So, what’s new?

Big thanks to Guy at Greenleaf Advancement for wanting to view how much he and his staff have contributed to CiviCRM. Thanks to him, contributors can now view their contributions online (look for the "My logged contributions" in the sidebar menu when you log in). The next step may be to display these in a tab on the company detail page. Again, logging contributions is entirely voluntary.

A few more tidbits…

Currently, the Core Team reviews all contributions and approves, edits or rejects them. We’d love to see this open up to a working group/committee and hope that will happen in 2018. We’re also planning to offer more benefits to contributors, like offering sprint scholarships to up and coming contributors. We’ve lots of ideas in the mix and, again, are open to feedback and suggestions.

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I like the direction this is headed in. I had previously thought that any work that you released as publicly available and easily installable extension should be considered a contribution, even if you were paid for it, as this is a way to encourage people to contribute back, but I understand this way of looking at it.  In my head, it makes the contributor program look quite like a volunteer program, or more specifcally, a way of encouraging and recording hours that individuals volunteer to CiviCRM.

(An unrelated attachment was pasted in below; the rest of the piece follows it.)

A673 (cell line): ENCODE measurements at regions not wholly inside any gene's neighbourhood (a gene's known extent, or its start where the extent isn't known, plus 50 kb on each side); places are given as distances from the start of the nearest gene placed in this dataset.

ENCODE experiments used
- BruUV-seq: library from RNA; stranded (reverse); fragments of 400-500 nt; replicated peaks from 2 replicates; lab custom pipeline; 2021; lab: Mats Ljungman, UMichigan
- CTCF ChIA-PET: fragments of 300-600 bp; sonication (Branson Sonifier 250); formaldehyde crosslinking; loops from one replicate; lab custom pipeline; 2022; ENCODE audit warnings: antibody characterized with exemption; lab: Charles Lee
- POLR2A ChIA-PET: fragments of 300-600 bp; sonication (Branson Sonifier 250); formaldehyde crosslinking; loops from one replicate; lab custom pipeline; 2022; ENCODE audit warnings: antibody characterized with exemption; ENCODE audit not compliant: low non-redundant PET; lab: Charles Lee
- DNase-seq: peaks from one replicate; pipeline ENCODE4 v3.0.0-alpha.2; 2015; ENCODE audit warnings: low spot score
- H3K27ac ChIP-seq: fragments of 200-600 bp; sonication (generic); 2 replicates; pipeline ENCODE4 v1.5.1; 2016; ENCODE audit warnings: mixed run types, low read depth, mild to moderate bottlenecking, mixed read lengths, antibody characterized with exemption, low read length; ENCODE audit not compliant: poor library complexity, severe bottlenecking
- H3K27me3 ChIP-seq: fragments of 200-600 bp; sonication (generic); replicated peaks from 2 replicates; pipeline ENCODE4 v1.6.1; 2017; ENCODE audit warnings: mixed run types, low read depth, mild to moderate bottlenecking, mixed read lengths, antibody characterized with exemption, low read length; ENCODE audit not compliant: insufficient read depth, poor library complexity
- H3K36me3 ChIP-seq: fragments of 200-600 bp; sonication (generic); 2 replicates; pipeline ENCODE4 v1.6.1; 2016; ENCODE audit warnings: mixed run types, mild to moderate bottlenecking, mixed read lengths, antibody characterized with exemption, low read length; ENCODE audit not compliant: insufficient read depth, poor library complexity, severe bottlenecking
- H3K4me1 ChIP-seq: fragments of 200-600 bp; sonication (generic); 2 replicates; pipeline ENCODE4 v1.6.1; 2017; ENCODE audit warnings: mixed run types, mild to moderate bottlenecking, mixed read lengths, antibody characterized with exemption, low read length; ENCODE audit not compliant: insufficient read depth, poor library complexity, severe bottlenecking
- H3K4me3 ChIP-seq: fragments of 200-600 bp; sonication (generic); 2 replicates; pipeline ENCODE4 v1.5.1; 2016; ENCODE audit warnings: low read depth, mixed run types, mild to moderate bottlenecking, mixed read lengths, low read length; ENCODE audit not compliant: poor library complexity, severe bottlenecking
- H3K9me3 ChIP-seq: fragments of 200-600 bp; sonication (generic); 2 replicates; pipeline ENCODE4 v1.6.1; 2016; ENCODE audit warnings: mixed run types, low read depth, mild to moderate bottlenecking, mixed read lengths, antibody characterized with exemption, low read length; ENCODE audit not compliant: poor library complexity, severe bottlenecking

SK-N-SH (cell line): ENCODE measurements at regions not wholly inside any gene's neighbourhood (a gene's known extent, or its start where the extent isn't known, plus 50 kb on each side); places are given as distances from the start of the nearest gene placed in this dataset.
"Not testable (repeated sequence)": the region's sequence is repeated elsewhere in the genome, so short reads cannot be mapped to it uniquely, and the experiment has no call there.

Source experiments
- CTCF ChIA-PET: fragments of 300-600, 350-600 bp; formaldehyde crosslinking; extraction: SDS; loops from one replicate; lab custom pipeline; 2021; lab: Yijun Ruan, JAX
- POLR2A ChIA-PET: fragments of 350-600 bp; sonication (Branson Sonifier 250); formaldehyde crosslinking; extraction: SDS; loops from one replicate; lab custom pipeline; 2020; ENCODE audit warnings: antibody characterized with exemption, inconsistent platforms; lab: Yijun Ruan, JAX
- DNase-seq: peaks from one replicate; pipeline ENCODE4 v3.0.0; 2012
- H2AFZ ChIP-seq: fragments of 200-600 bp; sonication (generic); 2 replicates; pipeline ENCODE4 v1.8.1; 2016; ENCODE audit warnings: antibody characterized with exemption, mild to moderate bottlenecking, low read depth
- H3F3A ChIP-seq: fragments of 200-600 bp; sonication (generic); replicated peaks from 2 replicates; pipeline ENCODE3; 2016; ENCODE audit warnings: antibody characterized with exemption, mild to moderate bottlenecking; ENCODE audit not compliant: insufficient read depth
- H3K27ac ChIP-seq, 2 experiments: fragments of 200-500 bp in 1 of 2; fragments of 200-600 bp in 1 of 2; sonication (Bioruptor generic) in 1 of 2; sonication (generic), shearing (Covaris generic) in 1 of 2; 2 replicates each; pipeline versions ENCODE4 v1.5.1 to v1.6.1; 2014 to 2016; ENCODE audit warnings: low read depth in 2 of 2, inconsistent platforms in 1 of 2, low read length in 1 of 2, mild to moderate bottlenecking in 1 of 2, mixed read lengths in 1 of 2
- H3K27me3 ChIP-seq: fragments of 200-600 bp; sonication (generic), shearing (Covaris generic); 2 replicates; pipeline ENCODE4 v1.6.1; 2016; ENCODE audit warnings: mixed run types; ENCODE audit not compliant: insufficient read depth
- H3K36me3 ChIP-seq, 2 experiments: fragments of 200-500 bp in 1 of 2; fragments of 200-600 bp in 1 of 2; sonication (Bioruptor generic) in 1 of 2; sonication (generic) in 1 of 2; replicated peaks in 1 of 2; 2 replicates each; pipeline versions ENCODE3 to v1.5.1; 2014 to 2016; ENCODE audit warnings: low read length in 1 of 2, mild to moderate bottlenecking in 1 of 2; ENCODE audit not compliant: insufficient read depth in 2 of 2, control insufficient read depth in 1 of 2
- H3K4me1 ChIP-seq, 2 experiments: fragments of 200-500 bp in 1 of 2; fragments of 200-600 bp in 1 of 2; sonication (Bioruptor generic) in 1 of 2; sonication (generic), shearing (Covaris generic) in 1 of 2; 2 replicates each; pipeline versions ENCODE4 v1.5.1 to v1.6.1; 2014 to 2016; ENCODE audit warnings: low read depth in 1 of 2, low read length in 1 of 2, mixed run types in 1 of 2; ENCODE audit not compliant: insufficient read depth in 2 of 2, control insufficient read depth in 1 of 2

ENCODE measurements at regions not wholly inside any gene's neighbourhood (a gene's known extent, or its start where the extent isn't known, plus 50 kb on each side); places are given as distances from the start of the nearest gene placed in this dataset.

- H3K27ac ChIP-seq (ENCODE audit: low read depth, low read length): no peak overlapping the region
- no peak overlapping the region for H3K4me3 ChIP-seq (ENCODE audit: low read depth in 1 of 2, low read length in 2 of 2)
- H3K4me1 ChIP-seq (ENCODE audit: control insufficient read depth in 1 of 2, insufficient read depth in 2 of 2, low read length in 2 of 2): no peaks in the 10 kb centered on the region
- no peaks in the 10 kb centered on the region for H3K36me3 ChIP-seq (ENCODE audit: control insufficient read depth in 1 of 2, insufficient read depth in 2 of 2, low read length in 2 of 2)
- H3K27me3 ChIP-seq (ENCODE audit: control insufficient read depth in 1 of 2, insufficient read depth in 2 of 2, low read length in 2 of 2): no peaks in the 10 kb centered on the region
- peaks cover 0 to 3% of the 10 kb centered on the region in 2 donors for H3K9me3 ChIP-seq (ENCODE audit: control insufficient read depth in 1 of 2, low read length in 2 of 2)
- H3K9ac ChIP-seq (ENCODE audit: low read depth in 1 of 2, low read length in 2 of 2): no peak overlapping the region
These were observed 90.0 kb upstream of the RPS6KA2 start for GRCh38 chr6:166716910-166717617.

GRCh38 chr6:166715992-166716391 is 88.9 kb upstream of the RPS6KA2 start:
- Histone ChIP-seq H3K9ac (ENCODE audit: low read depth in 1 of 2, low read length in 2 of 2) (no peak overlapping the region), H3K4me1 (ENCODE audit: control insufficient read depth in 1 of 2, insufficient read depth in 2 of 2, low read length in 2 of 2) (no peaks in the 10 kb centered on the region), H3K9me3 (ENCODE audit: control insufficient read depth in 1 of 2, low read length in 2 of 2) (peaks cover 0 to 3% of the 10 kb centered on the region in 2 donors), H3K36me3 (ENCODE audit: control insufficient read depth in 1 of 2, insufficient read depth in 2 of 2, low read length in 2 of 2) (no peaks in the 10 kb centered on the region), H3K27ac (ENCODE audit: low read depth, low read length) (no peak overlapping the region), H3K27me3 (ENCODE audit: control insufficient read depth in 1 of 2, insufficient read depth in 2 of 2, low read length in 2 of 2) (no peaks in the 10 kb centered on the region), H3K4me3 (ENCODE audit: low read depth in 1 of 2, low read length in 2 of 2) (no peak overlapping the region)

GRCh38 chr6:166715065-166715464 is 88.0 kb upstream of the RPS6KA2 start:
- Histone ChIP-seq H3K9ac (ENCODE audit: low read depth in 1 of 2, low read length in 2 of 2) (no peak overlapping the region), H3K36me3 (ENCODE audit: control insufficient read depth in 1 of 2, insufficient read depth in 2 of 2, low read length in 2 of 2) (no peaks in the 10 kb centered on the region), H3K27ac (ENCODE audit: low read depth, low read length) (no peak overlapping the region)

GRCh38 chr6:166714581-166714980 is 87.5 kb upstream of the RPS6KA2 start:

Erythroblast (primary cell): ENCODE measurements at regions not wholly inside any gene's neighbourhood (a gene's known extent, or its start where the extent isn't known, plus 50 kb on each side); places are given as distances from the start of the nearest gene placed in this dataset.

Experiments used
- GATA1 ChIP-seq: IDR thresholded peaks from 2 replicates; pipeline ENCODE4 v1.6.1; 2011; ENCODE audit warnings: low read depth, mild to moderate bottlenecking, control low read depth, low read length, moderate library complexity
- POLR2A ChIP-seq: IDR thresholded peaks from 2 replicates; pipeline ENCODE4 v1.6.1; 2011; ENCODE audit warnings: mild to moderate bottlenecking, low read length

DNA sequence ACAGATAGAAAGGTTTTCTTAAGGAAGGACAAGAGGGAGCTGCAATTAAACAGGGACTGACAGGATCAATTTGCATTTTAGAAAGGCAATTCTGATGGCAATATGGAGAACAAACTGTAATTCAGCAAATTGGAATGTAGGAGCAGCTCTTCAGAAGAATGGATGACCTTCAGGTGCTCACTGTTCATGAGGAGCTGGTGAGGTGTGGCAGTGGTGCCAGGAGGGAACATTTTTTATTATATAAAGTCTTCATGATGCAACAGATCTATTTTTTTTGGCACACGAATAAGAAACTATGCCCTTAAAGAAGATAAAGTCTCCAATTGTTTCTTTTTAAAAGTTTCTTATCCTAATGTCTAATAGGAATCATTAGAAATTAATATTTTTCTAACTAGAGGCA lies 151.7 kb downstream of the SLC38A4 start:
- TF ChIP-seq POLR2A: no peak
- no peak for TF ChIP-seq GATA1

Thanks to Guy for making the contribution view - it looks great and is very useful.

I feel quite strongly that the list should be publicly available for review by others. Knowing that what you record is visible to others is a low cost way to inject some accountability into the hours that are recorded. If no-one is going to see what you wrote, there is a temptation to over-estimate to climb the greasy pole of contributors.



One more question :)

You said: "your company’s position on the list is affected by both and moves up or down based on your total giving".

Could you clarify whether that is your total giving over the last 12 months or since you started contributing? In my head, having a time limit makes sense since this mirrors what we do for partner fees, i.e. your contributor status should expire if you haven't contributed for some time.

You're correct... it's for rolling 12 months, i.e. the sum total of your total giving (financial and in-kind) for the past twelve months from the day. Because of this, the listing is somewhat dynamic. We try to review contributions every two weeks, and do see fluctuations in the listings. As we weight contributions more, we expect even greater fluctuations.